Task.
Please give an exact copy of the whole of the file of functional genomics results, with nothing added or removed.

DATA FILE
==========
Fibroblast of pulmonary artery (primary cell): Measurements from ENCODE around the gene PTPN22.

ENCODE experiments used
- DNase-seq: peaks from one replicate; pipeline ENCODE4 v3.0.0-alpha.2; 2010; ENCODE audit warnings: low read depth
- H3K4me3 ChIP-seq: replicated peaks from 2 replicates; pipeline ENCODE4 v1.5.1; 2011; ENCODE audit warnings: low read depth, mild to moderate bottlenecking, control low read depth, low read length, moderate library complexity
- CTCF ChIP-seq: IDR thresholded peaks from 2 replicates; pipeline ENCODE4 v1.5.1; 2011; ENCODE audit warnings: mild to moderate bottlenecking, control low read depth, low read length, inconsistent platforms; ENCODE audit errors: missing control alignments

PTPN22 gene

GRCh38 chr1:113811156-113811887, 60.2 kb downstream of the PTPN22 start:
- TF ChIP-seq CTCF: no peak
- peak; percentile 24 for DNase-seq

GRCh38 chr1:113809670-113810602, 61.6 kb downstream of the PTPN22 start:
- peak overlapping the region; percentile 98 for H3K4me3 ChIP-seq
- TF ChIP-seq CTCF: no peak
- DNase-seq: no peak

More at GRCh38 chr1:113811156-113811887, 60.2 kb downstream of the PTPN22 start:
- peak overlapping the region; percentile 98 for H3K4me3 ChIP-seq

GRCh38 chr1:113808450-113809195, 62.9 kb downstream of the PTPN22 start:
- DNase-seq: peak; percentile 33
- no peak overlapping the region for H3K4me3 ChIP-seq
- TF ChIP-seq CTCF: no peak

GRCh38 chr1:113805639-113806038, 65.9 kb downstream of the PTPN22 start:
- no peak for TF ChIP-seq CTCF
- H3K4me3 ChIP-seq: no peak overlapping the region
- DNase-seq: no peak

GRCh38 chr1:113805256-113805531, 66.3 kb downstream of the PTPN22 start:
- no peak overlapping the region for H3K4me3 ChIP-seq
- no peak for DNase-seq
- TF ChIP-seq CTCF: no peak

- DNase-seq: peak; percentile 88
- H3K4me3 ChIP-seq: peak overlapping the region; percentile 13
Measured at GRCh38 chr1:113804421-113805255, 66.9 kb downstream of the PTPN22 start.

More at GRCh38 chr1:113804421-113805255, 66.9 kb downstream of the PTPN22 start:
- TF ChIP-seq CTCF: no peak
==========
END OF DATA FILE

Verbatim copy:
Fibroblast of pulmonary artery (primary cell): Measurements from ENCODE around the gene PTPN22.

ENCODE experiments used
- DNase-seq: peaks from one replicate; pipeline ENCODE4 v3.0.0-alpha.2; 2010; ENCODE audit warnings: low read depth
- H3K4me3 ChIP-seq: replicated peaks from 2 replicates; pipeline ENCODE4 v1.5.1; 2011; ENCODE audit warnings: low read depth, mild to moderate bottlenecking, control low read depth, low read length, moderate library complexity
- CTCF ChIP-seq: IDR thresholded peaks from 2 replicates; pipeline ENCODE4 v1.5.1; 2011; ENCODE audit warnings: mild to moderate bottlenecking, control low read depth, low read length, inconsistent platforms; ENCODE audit errors: missing control alignments

PTPN22 gene

GRCh38 chr1:113811156-113811887, 60.2 kb downstream of the PTPN22 start:
- TF ChIP-seq CTCF: no peak
- peak; percentile 24 for DNase-seq

GRCh38 chr1:113809670-113810602, 61.6 kb downstream of the PTPN22 start:
- peak overlapping the region; percentile 98 for H3K4me3 ChIP-seq
- TF ChIP-seq CTCF: no peak
- DNase-seq: no peak

More at GRCh38 chr1:113811156-113811887, 60.2 kb downstream of the PTPN22 start:
- peak overlapping the region; percentile 98 for H3K4me3 ChIP-seq

GRCh38 chr1:113808450-113809195, 62.9 kb downstream of the PTPN22 start:
- DNase-seq: peak; percentile 33
- no peak overlapping the region for H3K4me3 ChIP-seq
- TF ChIP-seq CTCF: no peak

GRCh38 chr1:113805639-113806038, 65.9 kb downstream of the PTPN22 start:
- no peak for TF ChIP-seq CTCF
- H3K4me3 ChIP-seq: no peak overlapping the region
- DNase-seq: no peak

GRCh38 chr1:113805256-113805531, 66.3 kb downstream of the PTPN22 start:
- no peak overlapping the region for H3K4me3 ChIP-seq
- no peak for DNase-seq
- TF ChIP-seq CTCF: no peak

- DNase-seq: peak; percentile 88
- H3K4me3 ChIP-seq: peak overlapping the region; percentile 13
Measured at GRCh38 chr1:113804421-113805255, 66.9 kb downstream of the PTPN22 start.

More at GRCh38 chr1:113804421-113805255, 66.9 kb downstream of the PTPN22 start:
- TF ChIP-seq CTCF: no peak